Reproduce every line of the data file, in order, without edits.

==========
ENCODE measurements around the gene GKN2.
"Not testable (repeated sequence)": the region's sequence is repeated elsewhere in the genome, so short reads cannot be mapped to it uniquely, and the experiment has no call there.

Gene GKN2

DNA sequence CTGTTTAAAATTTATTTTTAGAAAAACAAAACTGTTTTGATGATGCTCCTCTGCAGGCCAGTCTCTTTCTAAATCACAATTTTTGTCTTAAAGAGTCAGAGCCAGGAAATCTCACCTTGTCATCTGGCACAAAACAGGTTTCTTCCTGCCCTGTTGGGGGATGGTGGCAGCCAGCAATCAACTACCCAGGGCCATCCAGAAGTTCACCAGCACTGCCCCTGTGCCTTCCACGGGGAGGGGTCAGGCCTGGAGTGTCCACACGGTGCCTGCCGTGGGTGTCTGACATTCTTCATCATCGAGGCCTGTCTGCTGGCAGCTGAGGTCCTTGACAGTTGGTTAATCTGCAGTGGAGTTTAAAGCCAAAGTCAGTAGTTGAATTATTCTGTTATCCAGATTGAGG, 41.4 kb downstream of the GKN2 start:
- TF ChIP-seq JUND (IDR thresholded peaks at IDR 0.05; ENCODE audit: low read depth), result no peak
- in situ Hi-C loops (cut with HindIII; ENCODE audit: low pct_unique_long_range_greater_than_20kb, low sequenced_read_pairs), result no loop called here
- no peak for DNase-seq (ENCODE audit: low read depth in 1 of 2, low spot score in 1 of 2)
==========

ENCODE measurements around the gene GKN2.
"Not testable (repeated sequence)": the region's sequence is repeated elsewhere in the genome, so short reads cannot be mapped to it uniquely, and the experiment has no call there.

Gene GKN2

DNA sequence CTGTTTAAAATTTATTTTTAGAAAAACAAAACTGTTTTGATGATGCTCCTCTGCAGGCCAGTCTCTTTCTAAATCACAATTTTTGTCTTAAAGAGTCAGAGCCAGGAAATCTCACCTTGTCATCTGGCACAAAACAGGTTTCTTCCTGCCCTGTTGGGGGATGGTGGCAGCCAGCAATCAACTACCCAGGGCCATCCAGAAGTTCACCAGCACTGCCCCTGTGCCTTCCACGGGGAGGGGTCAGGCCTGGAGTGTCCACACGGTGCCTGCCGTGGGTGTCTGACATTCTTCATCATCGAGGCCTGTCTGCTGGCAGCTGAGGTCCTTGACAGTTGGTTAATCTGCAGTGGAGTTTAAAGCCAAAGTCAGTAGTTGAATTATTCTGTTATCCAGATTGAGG, 41.4 kb downstream of the GKN2 start:
- TF ChIP-seq JUND (IDR thresholded peaks at IDR 0.05; ENCODE audit: low read depth), result no peak
- in situ Hi-C loops (cut with HindIII; ENCODE audit: low pct_unique_long_range_greater_than_20kb, low sequenced_read_pairs), result no loop called here
- no peak for DNase-seq (ENCODE audit: low read depth in 1 of 2, low spot score in 1 of 2)